Despite winter storms, water expert warns of bleak snowmelt runoff

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ALBUQUERQUE, N.M. — Most of New Mexico experienced snow, ice and freezing temperatures due to a winter storm that passed through the state last week. But what does all the moisture really do for the state’s water runoff forecast?

“The new storm hasn’t really helped. It’s just kept it from getting worse,” said John Fleck, director of UNM’s Water Resources Program.

Fleck said it’s normal for the state to experience a few storms this time of year, but the added moisture won’t do a lot to help the snowpack.

“This is going to be a very, very dry year on the Rio Grande,” he said.

Fleck said there’s a serious risk of the Rio Grande running dry throughout Albuquerque, which hasn’t happened in about 50 years. He said people who rely on the river need to be extra prepared.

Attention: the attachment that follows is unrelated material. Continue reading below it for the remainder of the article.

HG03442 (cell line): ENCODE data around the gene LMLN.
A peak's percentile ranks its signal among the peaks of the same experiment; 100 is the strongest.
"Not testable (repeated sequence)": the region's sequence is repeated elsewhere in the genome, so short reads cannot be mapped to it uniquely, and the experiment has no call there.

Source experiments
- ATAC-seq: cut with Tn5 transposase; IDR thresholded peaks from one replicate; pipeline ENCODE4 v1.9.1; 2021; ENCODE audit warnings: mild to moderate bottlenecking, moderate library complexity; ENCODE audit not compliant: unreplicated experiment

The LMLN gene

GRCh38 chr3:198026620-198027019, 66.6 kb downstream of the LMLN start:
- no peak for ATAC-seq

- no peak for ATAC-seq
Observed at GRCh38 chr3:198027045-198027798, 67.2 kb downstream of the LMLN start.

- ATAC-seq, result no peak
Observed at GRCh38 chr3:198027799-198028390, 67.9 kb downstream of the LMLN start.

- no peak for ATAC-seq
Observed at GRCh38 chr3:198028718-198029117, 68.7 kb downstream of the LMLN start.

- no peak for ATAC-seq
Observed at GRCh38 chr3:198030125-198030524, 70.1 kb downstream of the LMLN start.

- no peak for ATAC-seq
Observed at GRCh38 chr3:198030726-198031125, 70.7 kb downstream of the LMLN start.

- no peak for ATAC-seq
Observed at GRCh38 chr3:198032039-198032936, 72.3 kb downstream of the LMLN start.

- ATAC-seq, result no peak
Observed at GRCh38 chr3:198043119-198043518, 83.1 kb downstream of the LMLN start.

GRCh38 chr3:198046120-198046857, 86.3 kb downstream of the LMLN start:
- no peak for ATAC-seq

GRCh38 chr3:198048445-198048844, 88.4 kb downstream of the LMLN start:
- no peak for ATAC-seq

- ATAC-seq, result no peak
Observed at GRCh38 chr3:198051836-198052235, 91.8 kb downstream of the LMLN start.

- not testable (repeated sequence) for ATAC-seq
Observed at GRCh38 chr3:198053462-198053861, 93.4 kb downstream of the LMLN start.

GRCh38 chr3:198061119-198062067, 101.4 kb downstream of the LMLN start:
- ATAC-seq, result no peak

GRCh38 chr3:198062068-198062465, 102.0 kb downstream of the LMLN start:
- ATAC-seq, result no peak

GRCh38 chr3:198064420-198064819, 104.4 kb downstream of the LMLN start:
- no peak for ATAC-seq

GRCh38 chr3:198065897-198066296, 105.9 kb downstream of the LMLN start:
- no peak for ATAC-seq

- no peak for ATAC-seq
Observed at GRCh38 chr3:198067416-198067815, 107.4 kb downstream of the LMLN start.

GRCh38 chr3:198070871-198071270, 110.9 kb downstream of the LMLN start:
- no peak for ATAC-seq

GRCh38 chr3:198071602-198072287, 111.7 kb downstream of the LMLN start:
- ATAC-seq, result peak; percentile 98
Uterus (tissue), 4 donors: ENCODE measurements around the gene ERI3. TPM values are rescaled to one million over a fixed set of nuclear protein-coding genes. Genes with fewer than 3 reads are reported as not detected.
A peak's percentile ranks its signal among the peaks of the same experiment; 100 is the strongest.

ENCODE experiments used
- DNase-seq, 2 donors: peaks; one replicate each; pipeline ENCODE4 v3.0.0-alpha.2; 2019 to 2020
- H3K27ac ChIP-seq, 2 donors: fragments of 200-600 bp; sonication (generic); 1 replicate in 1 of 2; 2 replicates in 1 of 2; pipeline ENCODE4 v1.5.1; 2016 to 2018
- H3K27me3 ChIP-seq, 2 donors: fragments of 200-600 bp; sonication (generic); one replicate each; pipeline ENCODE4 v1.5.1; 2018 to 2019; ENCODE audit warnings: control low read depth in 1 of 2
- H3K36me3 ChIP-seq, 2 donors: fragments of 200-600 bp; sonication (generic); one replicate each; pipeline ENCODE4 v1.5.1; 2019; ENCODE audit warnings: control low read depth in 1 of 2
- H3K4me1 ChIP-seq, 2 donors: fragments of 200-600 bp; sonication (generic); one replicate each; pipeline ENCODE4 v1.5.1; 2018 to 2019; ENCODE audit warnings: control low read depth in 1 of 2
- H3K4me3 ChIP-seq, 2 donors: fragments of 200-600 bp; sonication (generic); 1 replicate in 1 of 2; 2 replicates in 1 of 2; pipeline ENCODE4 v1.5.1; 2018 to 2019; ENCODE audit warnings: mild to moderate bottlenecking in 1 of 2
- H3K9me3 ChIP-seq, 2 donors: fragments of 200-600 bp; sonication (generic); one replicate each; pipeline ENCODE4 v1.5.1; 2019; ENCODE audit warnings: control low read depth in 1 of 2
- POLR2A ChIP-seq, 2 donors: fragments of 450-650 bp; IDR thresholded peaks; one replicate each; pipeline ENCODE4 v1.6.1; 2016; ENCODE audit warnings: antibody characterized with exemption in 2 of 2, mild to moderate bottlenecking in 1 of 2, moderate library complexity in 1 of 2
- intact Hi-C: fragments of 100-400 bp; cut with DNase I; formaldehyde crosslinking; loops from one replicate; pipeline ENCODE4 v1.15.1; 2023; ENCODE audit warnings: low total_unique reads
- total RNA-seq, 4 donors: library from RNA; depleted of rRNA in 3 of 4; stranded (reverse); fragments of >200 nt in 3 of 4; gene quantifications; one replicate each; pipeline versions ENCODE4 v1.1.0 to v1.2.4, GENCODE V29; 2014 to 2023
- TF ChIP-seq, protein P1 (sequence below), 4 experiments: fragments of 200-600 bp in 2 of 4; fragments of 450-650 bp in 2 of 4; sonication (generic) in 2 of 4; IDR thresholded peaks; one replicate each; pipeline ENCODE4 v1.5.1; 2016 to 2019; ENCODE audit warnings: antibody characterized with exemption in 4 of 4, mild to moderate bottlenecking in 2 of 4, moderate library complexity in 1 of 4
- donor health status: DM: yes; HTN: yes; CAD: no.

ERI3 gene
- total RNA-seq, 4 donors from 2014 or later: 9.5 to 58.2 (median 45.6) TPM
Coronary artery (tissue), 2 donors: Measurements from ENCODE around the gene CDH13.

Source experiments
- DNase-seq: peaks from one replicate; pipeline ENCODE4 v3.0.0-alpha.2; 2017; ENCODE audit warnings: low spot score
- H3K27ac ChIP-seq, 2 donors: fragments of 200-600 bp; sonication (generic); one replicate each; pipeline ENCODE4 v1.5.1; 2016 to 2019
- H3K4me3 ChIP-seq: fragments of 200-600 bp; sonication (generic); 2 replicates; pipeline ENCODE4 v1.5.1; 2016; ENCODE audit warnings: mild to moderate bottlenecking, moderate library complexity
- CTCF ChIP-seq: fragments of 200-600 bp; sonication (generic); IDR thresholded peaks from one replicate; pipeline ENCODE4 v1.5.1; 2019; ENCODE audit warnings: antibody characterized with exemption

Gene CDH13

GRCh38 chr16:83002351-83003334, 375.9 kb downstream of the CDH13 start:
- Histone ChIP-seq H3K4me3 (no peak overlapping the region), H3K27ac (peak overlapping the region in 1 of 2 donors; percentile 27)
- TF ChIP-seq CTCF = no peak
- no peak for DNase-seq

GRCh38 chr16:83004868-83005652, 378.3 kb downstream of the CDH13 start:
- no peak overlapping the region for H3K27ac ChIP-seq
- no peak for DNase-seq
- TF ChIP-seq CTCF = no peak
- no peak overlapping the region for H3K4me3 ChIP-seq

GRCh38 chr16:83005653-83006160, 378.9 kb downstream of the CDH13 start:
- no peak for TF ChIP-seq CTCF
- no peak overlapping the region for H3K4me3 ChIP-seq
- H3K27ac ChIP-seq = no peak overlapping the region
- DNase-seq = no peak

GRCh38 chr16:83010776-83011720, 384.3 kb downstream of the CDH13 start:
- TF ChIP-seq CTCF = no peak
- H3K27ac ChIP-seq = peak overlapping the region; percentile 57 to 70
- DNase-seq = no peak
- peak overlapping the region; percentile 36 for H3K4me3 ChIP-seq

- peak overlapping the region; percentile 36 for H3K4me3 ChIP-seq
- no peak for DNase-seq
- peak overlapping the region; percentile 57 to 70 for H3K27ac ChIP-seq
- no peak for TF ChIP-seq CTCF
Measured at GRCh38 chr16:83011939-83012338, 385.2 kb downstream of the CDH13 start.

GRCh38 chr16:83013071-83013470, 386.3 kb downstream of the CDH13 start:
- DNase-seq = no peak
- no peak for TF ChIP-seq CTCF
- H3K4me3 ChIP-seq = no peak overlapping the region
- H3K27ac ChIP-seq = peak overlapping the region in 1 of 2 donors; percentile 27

“Farmers in the Middle Rio Grande Valley around Albuquerque area are going to have a very water short year this year."

He said the Middle Rio Grande Conservancy District has already warned farmers of a very low irrigation distribution.

“They told them, and this is the first time I remember this happening, if you don’t need to plant—don’t plant. It could be that bad," he said.

In the meantime, Fleck said the tell-all will be the dry spring winds, and the weather patterns in March and April.